“Sometimes, when you’re a freshman, you play so hard because you don’t want to get taken out of the lineup,” Mazzoleni explained last November, after his line of newcomers Steve Mandes, Kevin Du and Ryan Maki helped down the Terriers. “You wish you could see that out of your whole team, sometimes.”
Well, they’re not freshmen anymore, but Mandes, Du and Maki still form a line that skates as if it had something to prove. And classmate Dylan Reese, a defenseman who rounds out the quartet of sophomores returning from last season—well, he’s not half-bad, either.
Last year, it was Du’s goal, with a Mandes assist, that felled BU. Friday, it was a Maki goal, with dishes ultimately credited to Mandes and Du, that felled Union. And then, less than nine minutes later, it was a Reese tally, with assists from Mandes and Maki, that iced the contest, giving the Crimson a 3-0 advantage it would never relinquish.
Four sophomores, six points and one win over a Dutchmen squad previously undefeated in conference play.
“I think that line was excellent all night long for us,” said Harvard coach Ted Donato ’91 of the three forwards. “It was nice to see them get rewarded with a couple goals tonight, because they were doing all the little things out there.”
Of course, that’s not to forget Reese, who actually leads the sophomore bunch in points and goals. Entering his highly touted freshman campaign as a New York Rangers draft pick, the blueliner would lose 15 games to a nerve injury but still, when healthy, display a smart and physical defensive game.
This year, though, Reese is making his presence known on both ends of the ice, and it’s no real surprise to his teammates.
“I think you can expect Reese to have a very big year,” Mandes predicted before the start of the current season. “He is excellent defensively, but he’s also outstanding offensively, and I don’t think everyone got to see that because he was hurt so much.”
“Everyone’s going to be pleasantly surprised if Reese can stay healthy,” he added.
Indeed, Reese earned an assist on the first Harvard goal of the season, a Tom Cavanagh tally. Two games later, the sophomore notched the Crimson’s lone goal against Colgate, just the team’s third strike of the year. Since then, he’s boosted his overall scoring total to six, courtesy of three goals and three assists.
On Friday, Reese’s low score past Union goaltender Kris Mayotte sealed the game for Harvard.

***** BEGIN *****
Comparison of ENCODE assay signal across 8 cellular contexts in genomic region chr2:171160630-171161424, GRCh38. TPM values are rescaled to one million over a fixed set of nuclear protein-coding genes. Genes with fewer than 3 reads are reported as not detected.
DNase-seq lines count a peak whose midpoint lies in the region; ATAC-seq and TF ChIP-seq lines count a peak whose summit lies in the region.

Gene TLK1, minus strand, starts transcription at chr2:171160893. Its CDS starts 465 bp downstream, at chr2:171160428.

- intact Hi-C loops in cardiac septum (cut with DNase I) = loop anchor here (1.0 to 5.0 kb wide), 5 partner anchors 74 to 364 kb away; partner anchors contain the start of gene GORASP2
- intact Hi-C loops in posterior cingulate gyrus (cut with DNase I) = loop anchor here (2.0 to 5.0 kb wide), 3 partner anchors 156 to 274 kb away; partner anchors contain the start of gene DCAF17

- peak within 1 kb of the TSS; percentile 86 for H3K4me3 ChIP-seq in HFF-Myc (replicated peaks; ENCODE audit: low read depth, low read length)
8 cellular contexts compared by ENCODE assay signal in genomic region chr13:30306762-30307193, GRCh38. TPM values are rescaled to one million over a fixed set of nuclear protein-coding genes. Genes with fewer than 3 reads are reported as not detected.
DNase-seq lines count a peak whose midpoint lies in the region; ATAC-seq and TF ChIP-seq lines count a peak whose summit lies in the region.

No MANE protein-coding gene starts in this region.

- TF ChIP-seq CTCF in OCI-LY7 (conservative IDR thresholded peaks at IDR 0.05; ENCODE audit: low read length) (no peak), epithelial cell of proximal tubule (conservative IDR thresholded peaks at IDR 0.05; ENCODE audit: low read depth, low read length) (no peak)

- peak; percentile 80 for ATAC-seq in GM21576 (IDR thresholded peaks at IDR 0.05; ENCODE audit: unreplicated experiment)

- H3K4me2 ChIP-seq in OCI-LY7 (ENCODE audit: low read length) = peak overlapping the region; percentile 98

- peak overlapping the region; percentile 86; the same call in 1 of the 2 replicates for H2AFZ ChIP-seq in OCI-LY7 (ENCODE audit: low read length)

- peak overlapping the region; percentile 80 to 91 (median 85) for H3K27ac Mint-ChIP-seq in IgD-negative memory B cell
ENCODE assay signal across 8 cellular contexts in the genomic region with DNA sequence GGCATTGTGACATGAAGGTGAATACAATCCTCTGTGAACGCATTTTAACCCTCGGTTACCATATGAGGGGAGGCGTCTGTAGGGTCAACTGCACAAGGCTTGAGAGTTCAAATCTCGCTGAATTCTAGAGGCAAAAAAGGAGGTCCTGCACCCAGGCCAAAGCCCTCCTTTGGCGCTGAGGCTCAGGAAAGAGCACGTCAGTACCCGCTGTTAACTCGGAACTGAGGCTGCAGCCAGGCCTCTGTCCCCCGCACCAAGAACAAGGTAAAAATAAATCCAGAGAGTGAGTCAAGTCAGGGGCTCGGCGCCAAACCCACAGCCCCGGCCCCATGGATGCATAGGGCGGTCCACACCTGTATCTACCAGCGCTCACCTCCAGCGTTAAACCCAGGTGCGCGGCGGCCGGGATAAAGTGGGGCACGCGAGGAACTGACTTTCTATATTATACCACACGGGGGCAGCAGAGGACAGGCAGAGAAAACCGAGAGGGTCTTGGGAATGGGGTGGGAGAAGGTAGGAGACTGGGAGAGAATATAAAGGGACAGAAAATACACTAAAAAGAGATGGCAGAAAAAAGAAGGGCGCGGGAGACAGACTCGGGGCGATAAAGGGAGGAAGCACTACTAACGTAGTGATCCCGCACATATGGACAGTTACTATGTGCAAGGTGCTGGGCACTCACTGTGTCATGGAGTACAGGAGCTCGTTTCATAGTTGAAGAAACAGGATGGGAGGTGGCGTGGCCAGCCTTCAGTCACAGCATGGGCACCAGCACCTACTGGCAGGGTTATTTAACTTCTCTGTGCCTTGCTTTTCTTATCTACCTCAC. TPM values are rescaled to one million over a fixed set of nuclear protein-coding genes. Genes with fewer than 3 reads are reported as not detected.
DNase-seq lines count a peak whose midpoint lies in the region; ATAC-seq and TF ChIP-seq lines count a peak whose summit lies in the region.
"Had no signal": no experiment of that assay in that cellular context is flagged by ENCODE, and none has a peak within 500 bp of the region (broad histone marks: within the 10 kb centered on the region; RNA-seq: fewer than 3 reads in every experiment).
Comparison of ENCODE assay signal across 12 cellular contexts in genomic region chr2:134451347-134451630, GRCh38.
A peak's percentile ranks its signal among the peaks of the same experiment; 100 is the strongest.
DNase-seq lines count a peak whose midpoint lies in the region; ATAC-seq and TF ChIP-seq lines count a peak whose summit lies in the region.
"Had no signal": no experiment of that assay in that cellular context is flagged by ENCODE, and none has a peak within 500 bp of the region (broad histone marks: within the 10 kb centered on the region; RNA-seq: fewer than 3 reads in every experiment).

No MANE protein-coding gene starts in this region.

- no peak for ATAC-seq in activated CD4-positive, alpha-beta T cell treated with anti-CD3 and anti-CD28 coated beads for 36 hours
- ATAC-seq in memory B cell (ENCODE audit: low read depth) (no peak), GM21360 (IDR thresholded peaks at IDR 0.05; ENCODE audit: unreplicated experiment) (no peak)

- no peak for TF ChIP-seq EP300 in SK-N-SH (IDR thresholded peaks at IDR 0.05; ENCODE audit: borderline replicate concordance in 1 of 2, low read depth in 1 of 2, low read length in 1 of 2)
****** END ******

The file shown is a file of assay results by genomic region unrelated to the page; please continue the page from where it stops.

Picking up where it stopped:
His three forward comrades, on the other hand, were somewhat slower to find the back of the net. Entering Friday, neither Maki nor Mandes had garnered a single point, and Du had just two.
But it was Maki, after missing four games with an injury to the cartilage in his ribs last month, who would score the decisive goal against the Dutchman, a shot from the right point 7:57 into the second period.
The trio, whom Mazzoleni dubbed the “high-energy line” last year, was reunited last weekend in North Country with Maki’s return.
“It took us a few games to get the ball rolling,” Maki admitted. “Last weekend, we struggled offensively. We were definitely doing the right things defensively, but we needed just a little fire to get that going.”
Five points against the Dutchmen ought to do it, though.
“We were working on it all game, and we kind of broke it open,” Maki said, “so that was good.”
The line mixes Mandes’ speed and Maki’s strength with Du’s smarts and sturdiness at center, and it is one Maki had said he hoped “would stick together” last year.
“I know they enjoy playing with each other, because they’re all sophomores and close friends,” Donato said, “so it’s nice to see them score a couple big goals for us.”
With a little help from Reese, of course.
Against Rensselaer the next night, the bunch would amass four more points—two assists for Du, and one apiece for Maki and Reese.
It’s a small returning sophomore class—just three forwards and a blueliner—but with a line that showed traces of its old self this weekend and a defenseman with a proclivity for the net, the quartet’s presence could be quite sizeable this season.
—Staff writer Rebecca A. Seesel can be reached at firstname.lastname@example.org.